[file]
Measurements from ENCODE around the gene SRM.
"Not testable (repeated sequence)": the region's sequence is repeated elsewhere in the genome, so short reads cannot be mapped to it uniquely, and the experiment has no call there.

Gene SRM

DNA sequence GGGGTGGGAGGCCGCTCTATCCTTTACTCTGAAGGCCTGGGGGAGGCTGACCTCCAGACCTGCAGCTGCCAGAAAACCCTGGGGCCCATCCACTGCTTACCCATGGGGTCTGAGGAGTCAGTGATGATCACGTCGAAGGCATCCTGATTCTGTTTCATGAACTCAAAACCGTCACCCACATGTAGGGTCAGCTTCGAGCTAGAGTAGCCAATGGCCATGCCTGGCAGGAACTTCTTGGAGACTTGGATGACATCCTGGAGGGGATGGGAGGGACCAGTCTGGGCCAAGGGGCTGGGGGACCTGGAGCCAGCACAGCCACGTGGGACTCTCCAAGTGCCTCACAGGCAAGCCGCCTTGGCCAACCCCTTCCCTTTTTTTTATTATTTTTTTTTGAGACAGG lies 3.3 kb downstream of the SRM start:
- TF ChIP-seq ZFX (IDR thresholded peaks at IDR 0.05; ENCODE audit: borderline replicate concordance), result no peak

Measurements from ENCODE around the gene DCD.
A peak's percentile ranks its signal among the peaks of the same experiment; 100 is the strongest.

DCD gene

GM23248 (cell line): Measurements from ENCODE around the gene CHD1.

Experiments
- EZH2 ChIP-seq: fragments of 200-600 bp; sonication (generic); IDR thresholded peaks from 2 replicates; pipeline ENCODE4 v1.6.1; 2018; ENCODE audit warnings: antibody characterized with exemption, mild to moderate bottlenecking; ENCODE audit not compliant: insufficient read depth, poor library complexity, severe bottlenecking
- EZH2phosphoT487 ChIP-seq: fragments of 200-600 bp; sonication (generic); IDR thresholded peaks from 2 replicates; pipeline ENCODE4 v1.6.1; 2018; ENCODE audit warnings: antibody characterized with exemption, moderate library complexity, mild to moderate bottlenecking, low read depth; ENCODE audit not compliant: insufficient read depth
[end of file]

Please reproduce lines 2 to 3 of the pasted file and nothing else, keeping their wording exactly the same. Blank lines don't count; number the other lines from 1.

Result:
"Not testable (repeated sequence)": the region's sequence is repeated elsewhere in the genome, so short reads cannot be mapped to it uniquely, and the experiment has no call there.

Gene SRM